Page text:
Sunday, January 21, 2007

Sunday Scribblings: let's pretend

Reasonosis: a condition of the central nervous system, centralized in the brain, involving dangerous swelling in the left hemisphere of the brain, caused by sustained isolation from the right hemisphere. If untreated, can result in loss of psychological balance and distorted perceptions of reality.

Antidote: escapism in moderately dispensed quantities.

Somewhere along the line, reason ascended from ruling monarch to god and we lost our balance. We toppled into a most unhelpful habit…isolating one kind of thinking from another.

Maybe it happened as we began to amass a clinical understanding of what the brain does and how it goes about it. Maybe, like a child with a new toy, we tossed aside the old, familiar wisdom about the realm of imaginative wanderings that lead to such discoveries.

To be fair, imaginative discovery is on the accepted value list, as long as it serves commerce. Imaginative wandering, however, is more suspect. A bit of a tight spot, since the wandering must precede the discovery.

In any event, we need to pull ourselves together.

Reading fiction, any genre that takes us out of our analytical minds, is a healthy antidote to obsessive rationality. As we read, the characters take up residence, and long after the reading ends, their inhabitation continues. They are real. They are made up. Real is made up and made up is real. Much to my delight, we seem to be waking up to that remembering. And that reminds us, within earshot of many loud voices claiming otherwise, that made up and real are not separate.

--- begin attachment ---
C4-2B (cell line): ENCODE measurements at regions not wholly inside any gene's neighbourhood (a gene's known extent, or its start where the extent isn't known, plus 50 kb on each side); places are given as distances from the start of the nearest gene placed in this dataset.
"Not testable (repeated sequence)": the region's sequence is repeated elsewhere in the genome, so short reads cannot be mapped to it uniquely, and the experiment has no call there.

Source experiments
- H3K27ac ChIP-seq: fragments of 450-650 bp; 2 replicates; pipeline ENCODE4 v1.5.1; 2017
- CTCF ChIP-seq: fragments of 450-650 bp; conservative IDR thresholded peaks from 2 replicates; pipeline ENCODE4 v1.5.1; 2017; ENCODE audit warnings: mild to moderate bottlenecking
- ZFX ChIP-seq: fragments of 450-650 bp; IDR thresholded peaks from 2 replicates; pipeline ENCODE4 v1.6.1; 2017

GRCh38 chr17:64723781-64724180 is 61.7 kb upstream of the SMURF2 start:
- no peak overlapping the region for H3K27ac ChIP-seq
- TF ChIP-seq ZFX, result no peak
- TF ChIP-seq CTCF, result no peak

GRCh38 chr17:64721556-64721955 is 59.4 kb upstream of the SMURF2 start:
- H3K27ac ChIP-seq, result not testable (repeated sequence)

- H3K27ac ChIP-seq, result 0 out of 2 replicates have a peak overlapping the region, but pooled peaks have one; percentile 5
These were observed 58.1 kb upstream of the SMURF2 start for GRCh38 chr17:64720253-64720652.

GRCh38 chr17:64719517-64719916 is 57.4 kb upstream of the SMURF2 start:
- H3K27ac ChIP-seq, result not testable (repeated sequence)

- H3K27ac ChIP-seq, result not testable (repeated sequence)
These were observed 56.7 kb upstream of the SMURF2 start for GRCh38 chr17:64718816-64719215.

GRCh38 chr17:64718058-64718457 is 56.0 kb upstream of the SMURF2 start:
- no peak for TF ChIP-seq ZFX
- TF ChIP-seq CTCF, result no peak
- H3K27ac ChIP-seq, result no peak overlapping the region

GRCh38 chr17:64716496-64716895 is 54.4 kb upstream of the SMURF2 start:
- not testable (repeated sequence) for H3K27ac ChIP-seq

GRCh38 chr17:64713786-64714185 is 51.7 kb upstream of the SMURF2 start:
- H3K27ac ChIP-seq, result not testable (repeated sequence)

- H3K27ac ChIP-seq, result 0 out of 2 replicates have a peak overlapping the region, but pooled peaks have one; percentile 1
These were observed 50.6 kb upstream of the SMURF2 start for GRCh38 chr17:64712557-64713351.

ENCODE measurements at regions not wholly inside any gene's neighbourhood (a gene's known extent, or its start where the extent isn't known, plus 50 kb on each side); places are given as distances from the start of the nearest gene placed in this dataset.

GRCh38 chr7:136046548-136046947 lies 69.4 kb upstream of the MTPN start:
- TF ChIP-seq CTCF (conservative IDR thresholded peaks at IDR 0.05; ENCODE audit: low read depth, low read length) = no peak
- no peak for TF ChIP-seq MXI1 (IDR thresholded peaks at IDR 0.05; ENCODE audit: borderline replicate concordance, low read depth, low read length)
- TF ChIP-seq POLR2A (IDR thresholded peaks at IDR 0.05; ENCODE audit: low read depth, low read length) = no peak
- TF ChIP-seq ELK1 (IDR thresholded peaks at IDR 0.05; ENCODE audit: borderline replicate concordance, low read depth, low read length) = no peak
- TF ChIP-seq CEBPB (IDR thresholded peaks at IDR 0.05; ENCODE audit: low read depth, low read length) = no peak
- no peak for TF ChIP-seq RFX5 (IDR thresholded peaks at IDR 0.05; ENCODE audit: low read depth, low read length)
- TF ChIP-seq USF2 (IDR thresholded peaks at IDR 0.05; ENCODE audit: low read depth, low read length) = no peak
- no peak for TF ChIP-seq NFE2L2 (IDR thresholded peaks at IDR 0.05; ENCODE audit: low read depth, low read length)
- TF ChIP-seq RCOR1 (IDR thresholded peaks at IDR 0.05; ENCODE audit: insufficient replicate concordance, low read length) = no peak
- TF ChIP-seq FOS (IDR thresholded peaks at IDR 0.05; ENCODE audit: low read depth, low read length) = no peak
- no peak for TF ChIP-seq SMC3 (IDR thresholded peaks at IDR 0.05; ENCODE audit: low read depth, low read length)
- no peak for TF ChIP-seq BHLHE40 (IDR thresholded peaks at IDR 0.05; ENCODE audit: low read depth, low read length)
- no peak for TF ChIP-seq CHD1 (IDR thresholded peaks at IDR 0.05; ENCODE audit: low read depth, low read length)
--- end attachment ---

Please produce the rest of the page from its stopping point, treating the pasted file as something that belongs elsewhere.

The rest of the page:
Sometimes an old friend has the best words. Here’s William Wordsworth

The world is too much with us; late and soon,
Getting and spending, we lay waste our powers;
Little we see in Nature that is ours;
We have given our hearts away, a sordid boon!
This Sea that bares her bosom to the moon,
The winds that will be howling at all hours,
And are up-gathered now like sleeping flowers,
For this, for everything, we are out of tune;
It moves us not.--Great God! I'd rather be
A Pagan suckled in a creed outworn;
So might I, standing on this pleasant lea,
Have glimpses that would make me less forlorn;
Have sight of Proteus rising from the sea;
Or hear old Triton blow his wreathed horn.


Kamsin said...

Great post! So true that reason has become a good and that the life of the imagination has equal value.

Becca said...

Applause applause! The world is definitely too much with us, and we all need to inject a little more fantasy into our lives :)

Well done!

Alexandra G said...

I really hope you are right and that we are awakening to this glorious remembering. It may sound dramatic but I shudder to think of a world where rationality is not in clear balance with ripe faith in the imagination as well. I think its not rational to not cultivate the world of the imagination because it is there that we can create new possibilities for the very real and tangible issues and struggles in our everyday lives.

chiefbiscuit said...

You have put this so well and with a very strong voice. Great reading - thanks. Wordsworth's intimations of childhood goes well with your thoughts ... altho' I'm not sure if the quote you used was from that particular poem? Even so, Ww did write about this subject a lot didn't he.

megan said...

reply to chiefbiscuit:
thanks for reading & commenting. Wordsworth, in his sonnet "The World Is Too Much With Us," is talking about man's separation from nature and how it's not such a great idea.

If you're interested, you can read more on this at: